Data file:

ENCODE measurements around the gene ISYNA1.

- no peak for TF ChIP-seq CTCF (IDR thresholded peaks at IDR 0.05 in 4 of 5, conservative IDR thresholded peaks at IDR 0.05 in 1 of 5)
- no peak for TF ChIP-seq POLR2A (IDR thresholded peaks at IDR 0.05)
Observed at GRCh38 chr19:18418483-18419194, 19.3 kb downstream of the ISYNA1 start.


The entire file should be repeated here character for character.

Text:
ENCODE measurements around the gene ISYNA1.

- no peak for TF ChIP-seq CTCF (IDR thresholded peaks at IDR 0.05 in 4 of 5, conservative IDR thresholded peaks at IDR 0.05 in 1 of 5)
- no peak for TF ChIP-seq POLR2A (IDR thresholded peaks at IDR 0.05)
Observed at GRCh38 chr19:18418483-18419194, 19.3 kb downstream of the ISYNA1 start.